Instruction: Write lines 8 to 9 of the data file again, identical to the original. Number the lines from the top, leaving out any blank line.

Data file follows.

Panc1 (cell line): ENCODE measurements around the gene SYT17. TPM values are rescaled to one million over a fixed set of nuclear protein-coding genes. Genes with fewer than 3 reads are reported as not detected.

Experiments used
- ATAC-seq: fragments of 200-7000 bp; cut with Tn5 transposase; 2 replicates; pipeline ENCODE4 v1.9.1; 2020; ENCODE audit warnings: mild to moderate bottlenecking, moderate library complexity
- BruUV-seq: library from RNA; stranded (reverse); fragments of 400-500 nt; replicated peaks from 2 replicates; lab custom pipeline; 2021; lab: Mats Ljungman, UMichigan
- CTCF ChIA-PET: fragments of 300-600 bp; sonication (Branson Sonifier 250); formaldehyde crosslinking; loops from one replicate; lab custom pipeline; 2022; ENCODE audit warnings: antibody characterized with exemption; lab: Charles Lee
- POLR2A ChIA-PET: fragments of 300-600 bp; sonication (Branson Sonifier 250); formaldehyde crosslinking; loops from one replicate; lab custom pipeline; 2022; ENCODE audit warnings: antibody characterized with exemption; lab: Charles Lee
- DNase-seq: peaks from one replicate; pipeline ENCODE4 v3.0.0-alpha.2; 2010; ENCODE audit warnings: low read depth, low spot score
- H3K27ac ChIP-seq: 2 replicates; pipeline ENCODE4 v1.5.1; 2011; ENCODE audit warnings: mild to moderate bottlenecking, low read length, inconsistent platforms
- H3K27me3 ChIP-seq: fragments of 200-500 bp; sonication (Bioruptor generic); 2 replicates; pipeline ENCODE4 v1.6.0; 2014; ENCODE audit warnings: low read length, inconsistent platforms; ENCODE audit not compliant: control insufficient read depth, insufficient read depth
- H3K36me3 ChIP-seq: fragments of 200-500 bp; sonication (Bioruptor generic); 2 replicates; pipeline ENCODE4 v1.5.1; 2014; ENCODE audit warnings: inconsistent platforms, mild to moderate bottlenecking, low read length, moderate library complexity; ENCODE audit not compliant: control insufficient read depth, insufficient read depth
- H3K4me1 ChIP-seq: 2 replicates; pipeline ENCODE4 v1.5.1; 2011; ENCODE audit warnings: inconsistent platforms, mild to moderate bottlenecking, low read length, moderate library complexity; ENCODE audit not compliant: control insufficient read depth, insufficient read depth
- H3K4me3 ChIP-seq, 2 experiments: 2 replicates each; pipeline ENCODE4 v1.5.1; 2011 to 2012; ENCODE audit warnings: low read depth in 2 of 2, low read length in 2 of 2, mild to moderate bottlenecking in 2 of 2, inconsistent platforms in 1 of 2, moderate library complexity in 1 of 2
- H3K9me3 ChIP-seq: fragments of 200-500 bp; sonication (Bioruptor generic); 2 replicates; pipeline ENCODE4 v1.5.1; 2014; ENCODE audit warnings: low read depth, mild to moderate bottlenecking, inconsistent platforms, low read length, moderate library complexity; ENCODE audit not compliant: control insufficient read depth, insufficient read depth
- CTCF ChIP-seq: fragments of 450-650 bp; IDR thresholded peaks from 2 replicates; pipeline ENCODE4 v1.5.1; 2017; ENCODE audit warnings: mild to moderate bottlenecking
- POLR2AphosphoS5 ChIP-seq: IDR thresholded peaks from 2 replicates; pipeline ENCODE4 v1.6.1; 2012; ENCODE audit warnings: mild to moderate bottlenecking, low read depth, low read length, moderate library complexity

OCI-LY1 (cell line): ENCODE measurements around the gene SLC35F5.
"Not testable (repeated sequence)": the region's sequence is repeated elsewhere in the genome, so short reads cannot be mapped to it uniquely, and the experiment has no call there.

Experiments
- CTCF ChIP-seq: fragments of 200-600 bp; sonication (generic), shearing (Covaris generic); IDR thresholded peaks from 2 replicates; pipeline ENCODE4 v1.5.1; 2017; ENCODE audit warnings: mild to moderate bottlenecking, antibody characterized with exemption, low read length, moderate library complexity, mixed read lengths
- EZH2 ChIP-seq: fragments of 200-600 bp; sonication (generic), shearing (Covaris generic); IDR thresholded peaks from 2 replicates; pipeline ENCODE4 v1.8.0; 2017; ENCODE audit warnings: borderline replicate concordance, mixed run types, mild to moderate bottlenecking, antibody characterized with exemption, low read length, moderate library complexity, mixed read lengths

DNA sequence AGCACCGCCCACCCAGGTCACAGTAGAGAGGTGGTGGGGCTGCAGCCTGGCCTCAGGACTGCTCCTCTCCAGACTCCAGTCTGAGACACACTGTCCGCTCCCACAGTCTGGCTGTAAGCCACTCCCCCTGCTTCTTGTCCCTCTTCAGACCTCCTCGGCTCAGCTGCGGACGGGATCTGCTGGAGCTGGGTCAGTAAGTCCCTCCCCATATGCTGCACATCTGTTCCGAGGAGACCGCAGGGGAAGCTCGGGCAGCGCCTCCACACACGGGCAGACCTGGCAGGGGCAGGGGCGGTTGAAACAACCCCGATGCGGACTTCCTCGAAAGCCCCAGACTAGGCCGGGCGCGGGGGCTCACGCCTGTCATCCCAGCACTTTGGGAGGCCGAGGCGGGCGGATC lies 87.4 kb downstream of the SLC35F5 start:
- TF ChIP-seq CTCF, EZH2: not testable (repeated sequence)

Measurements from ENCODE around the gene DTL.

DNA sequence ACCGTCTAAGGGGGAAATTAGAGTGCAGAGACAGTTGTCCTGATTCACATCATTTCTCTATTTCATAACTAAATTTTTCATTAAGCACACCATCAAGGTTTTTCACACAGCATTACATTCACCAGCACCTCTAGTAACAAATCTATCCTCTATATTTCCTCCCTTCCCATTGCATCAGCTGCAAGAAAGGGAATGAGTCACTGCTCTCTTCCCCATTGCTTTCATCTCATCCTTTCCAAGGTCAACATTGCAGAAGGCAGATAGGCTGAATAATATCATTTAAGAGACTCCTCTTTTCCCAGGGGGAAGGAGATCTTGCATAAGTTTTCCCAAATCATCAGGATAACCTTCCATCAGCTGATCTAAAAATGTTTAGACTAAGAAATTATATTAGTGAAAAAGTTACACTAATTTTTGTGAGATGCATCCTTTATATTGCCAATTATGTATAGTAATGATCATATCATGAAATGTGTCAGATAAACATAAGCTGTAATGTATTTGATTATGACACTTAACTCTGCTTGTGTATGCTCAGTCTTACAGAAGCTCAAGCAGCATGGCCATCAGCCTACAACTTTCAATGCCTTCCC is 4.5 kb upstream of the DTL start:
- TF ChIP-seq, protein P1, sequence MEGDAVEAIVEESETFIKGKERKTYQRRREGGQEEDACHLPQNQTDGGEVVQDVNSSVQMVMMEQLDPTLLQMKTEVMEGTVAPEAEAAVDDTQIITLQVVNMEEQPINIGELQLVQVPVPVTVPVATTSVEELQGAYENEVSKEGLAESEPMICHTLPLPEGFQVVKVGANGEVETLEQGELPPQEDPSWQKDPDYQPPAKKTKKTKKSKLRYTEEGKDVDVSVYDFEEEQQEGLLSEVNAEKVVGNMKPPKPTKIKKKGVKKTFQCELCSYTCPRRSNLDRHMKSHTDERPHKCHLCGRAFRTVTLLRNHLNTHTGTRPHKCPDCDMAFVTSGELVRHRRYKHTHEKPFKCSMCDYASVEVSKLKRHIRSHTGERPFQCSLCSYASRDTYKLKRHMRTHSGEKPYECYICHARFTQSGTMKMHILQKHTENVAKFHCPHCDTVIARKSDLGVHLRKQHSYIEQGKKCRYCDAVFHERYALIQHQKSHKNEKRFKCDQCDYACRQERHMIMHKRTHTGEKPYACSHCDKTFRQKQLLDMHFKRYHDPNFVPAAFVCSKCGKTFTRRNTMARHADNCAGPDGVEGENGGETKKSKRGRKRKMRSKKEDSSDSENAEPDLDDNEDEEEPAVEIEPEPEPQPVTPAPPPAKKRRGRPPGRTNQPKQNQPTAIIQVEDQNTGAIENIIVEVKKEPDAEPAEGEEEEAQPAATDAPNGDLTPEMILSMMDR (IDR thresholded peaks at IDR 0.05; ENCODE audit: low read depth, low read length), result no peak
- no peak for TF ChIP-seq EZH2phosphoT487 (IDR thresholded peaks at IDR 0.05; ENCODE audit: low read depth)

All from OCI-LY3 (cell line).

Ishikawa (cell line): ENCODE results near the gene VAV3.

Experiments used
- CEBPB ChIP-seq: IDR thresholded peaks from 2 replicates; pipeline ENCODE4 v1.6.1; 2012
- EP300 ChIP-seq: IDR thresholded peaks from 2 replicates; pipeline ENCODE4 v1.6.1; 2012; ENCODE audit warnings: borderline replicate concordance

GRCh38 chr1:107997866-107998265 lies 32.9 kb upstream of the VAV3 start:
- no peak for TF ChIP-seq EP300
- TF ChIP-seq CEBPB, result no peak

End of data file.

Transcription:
- H3K27ac ChIP-seq: 2 replicates; pipeline ENCODE4 v1.5.1; 2011; ENCODE audit warnings: mild to moderate bottlenecking, low read length, inconsistent platforms
- H3K27me3 ChIP-seq: fragments of 200-500 bp; sonication (Bioruptor generic); 2 replicates; pipeline ENCODE4 v1.6.0; 2014; ENCODE audit warnings: low read length, inconsistent platforms; ENCODE audit not compliant: control insufficient read depth, insufficient read depth